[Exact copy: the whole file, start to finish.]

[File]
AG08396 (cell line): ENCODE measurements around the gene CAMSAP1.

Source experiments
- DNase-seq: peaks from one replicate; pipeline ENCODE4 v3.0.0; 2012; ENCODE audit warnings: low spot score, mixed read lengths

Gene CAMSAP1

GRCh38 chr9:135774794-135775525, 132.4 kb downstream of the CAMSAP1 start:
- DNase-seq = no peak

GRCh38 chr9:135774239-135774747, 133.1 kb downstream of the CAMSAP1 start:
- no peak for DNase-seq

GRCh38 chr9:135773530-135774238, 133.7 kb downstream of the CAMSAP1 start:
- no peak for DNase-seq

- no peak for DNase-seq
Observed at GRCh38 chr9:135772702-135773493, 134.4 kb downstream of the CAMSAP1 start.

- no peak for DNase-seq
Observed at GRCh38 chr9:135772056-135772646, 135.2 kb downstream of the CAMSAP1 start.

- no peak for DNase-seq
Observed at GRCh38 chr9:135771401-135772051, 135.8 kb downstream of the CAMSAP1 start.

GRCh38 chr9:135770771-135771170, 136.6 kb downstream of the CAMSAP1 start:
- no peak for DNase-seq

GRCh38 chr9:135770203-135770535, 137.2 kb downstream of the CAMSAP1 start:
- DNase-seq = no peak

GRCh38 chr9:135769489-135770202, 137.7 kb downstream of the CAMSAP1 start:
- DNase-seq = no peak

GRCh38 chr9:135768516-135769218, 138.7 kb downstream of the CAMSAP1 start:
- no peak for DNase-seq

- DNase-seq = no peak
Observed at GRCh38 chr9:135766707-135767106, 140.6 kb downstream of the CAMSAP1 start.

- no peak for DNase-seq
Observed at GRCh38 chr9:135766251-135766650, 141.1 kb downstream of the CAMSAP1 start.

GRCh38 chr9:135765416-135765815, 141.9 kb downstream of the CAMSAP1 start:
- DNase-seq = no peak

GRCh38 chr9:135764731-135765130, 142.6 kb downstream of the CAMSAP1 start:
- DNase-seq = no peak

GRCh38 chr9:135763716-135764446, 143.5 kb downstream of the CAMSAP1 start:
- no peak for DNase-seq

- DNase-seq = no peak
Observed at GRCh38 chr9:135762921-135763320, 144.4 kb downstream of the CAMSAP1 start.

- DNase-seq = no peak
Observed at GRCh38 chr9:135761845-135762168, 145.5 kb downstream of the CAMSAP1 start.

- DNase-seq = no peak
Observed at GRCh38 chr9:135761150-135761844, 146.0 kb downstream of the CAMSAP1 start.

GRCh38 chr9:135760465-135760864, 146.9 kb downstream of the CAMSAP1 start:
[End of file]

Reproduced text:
AG08396 (cell line): ENCODE measurements around the gene CAMSAP1.

Source experiments
- DNase-seq: peaks from one replicate; pipeline ENCODE4 v3.0.0; 2012; ENCODE audit warnings: low spot score, mixed read lengths

Gene CAMSAP1

GRCh38 chr9:135774794-135775525, 132.4 kb downstream of the CAMSAP1 start:
- DNase-seq = no peak

GRCh38 chr9:135774239-135774747, 133.1 kb downstream of the CAMSAP1 start:
- no peak for DNase-seq

GRCh38 chr9:135773530-135774238, 133.7 kb downstream of the CAMSAP1 start:
- no peak for DNase-seq

- no peak for DNase-seq
Observed at GRCh38 chr9:135772702-135773493, 134.4 kb downstream of the CAMSAP1 start.

- no peak for DNase-seq
Observed at GRCh38 chr9:135772056-135772646, 135.2 kb downstream of the CAMSAP1 start.

- no peak for DNase-seq
Observed at GRCh38 chr9:135771401-135772051, 135.8 kb downstream of the CAMSAP1 start.

GRCh38 chr9:135770771-135771170, 136.6 kb downstream of the CAMSAP1 start:
- no peak for DNase-seq

GRCh38 chr9:135770203-135770535, 137.2 kb downstream of the CAMSAP1 start:
- DNase-seq = no peak

GRCh38 chr9:135769489-135770202, 137.7 kb downstream of the CAMSAP1 start:
- DNase-seq = no peak

GRCh38 chr9:135768516-135769218, 138.7 kb downstream of the CAMSAP1 start:
- no peak for DNase-seq

- DNase-seq = no peak
Observed at GRCh38 chr9:135766707-135767106, 140.6 kb downstream of the CAMSAP1 start.

- no peak for DNase-seq
Observed at GRCh38 chr9:135766251-135766650, 141.1 kb downstream of the CAMSAP1 start.

GRCh38 chr9:135765416-135765815, 141.9 kb downstream of the CAMSAP1 start:
- DNase-seq = no peak

GRCh38 chr9:135764731-135765130, 142.6 kb downstream of the CAMSAP1 start:
- DNase-seq = no peak

GRCh38 chr9:135763716-135764446, 143.5 kb downstream of the CAMSAP1 start:
- no peak for DNase-seq

- DNase-seq = no peak
Observed at GRCh38 chr9:135762921-135763320, 144.4 kb downstream of the CAMSAP1 start.

- DNase-seq = no peak
Observed at GRCh38 chr9:135761845-135762168, 145.5 kb downstream of the CAMSAP1 start.

- DNase-seq = no peak
Observed at GRCh38 chr9:135761150-135761844, 146.0 kb downstream of the CAMSAP1 start.

GRCh38 chr9:135760465-135760864, 146.9 kb downstream of the CAMSAP1 start: